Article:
Friday 21 February 2014

Bishops and benefits

The Labour party at prayer are angry.
Following on from Vincent Nichols, the ­Catholic leader in England and Wales, who complained of the welfare cuts as a disgrace, 27 extra Bishops have been rounded up by the same newspaper, The Labour party in print, to convey a similar message.

I believe the Bishops are correct. 

Because once you read what they say, they are not just attacking welfare reform, but the implementation of welfare reform. 

“.. as a society, face up to the fact that over half of people using foodbanks have been put in that situation by cut backs to and failures in the benefit system, whether it be payment delays or punitive sanctions."

This has been a problem since the changes began. What occurs in the benefits system seems to be a target culture of  sanctions. This target culture is denied by the DWP but confirmed by people on phone ins, claiming they work in Job Centre Plus and have to achieve a certain number of refusals. Further confirmed by hearing the tales of those seeking to claim and being turned away.
A very destructive culture seems to have emerged which may well uindermine the entire project.

A new claimant who misses a meeting, or completes a form incorrectly can face a total loss of benefits for a period of 4,6,8,12 weeks. Designed to stop the feckless abusing the system and wasting everybodys time, it has, judging by the rise of the food bank, gone badly wrong.
 Because half of food banks users have been sent there by the Department of Work and Pensions.!
Apparently a foodbank user cannot just turn up. But has to have been sent along by a government department.

To have introduced complete and complex benefit reform at a time of recession with rising claimants and greater numbers of unemployed was brave, bordering on foolhardy. But like the other coalition departments the desire to get stuck in after years on the backbenches of opposition and the instructions from the Treasury to slash budgets encouraged change.

The government can complain all it likes about the need for reform and the church not appreciating the need to end benefits traps, but the government is making these people head to the church and charity lunchbox.

I know of personally of plenty of respectable people , worked all their lives, made redundant and found themsleves unable to receive benefits because form XYZ was unsigned on page 9, or they missed job seekers 'looking for work assessment meeting.' 

{In one case they missed the assessment as they were at a job interview some 200 miles away.  And were sanctioned - loss of all benefits for 4 weeks. Took 18 weeks to appeal that decision. And during that time the job centre lost all the paperwork relating to the case and also missed their own meeting by getting the day mixed up. The appeal overturned the job centre's cessation of benefits}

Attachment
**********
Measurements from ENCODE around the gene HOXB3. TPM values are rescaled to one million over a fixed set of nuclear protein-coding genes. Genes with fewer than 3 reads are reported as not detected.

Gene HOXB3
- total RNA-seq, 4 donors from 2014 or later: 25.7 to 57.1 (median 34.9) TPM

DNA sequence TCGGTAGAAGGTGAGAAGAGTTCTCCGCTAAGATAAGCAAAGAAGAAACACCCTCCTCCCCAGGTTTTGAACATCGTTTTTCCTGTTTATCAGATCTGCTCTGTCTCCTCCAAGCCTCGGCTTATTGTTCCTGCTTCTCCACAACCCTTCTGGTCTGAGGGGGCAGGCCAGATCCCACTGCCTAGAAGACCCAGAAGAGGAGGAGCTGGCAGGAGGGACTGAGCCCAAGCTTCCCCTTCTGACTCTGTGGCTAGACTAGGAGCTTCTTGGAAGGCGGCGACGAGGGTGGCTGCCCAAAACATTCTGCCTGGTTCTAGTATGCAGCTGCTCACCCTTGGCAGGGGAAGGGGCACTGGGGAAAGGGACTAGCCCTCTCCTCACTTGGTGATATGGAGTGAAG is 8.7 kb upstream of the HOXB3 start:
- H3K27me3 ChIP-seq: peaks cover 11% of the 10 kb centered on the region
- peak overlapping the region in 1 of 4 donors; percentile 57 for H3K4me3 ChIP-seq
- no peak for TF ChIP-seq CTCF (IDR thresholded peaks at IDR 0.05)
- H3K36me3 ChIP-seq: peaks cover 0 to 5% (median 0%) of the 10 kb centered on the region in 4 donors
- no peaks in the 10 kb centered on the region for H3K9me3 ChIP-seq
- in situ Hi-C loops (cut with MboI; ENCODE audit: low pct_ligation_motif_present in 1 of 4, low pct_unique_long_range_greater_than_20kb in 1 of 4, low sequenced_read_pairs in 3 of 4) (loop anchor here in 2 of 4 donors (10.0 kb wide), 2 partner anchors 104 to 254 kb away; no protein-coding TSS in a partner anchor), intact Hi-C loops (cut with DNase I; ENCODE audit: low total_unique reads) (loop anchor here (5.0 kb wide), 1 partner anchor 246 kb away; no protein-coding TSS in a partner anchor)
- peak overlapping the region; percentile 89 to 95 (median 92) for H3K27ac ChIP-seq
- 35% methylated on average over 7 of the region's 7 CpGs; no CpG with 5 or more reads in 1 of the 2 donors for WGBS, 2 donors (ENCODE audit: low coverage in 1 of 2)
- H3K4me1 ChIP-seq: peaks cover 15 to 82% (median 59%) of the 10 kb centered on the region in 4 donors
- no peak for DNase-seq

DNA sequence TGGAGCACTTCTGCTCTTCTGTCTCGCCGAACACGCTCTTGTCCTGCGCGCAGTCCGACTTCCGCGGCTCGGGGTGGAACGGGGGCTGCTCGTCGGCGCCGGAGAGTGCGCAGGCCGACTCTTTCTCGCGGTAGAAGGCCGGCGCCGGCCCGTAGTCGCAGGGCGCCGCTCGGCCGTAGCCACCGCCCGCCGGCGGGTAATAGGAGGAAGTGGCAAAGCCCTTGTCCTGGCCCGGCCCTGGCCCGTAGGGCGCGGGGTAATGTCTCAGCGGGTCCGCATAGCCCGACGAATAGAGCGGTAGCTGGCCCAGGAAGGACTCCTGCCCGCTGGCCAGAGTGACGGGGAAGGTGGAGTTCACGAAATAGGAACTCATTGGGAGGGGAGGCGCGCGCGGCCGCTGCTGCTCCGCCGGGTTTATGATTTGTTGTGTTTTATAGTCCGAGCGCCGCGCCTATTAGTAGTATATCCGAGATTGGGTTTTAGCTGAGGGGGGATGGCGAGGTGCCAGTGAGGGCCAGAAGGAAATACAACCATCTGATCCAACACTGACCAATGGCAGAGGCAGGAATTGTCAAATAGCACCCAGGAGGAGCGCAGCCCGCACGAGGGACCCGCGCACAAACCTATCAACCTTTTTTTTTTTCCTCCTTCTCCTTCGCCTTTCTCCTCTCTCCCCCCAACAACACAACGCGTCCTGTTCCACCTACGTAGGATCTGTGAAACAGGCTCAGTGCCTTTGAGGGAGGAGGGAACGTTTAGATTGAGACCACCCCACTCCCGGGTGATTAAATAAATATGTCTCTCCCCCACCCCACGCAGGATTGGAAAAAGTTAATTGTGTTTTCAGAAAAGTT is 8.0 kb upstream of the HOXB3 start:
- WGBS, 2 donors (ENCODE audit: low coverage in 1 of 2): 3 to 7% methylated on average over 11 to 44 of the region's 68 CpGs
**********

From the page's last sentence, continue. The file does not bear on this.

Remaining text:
The demand to make people behave responsibly and get to work is divined in the tough punishments. But the idiocy of a no strike policy is also revealed. Treating all claimants as if they have sat on their arse for a decade is wrong. Many have never claimed anything more than child benefit before. Many have never been unemployed before. A new bod turning up for work day 1, who makes a basic error isn't sacked. They are told how to do it correctly and warned not to do it again.

There is no problem sanctioning people. But it must be proportionate. A simple 2 strikes policy would do it, in lieu of anything more complex. Ian Duncan-Smith must be aware that the benefits offices have been refusing payments and stuffing the foodbanks for years, so giving  copy to his enemies. 
He really should do something about it.



Sackerson said...

That's very useful, hope it gets more notice elsewhere.

Scan said...

I think one of the problems also is that refusals are dictated from above (nothing wrong with thatin itself) but not letting the people on the ground make the decisions about who's taknig the proverbial and should be "punished" and those who are genuine. When I was made redundant from the construction industry in 2008 the bi-monthly signing-on at the local Job Centre was made easier by the people who work there, from day one being able to spot who was genuine and who wasn't. This was true at my 3-month and 6-month interviews.

Jim said...

There was an interesting comment somewhere on the subject of claiming benefits (I think it was on Samizdata) by a guy who was a middle class graduate type, who said in his experience the staff at job centres went out of their way to apply the rules to the letter to people like him (newby dole claimants, middle class educated people etc) while treating the 'regulars' like friends and letting them get away with all manner of behaviour that should have resulted in loss of benefits. He reckoned it was a sort of class warfare attitude.

Ryan said...

Where is the written policy stating that IDS believes that x number of refusals have to be made?

Because if the staf are "just following orders" then there must be an order, right? So where is it?

What if there is no order? What would that tell us about what is really going on? Could it possibly mean that a heavily unionised civil service is attemptng to undermine the actions of a right of centre government and actually there is very little IDS can do about it?

Surely not?

Nick Drew said...

I've met IDS, he was painfully sincere and seemed genuine, on a righteous mission

but perhaps he's just hopelessly second-rate ? wouldn't be surprising

and of course the civil servants he must rely upon will contain many equally genuine ideological opponents, plenty of definite second-raters, and lots of dumb-insolent "if that's what you want, Minister" types

Bill Quango MP said...

I have a feeling that your responses are the likely cause.

1. A mistaken instruction passed down the line. probably a badly worded memo. CLAIMANTS WHO DON'T ATTEND ONE OR MORE MEETINGS MUST BE SANCTIONED ..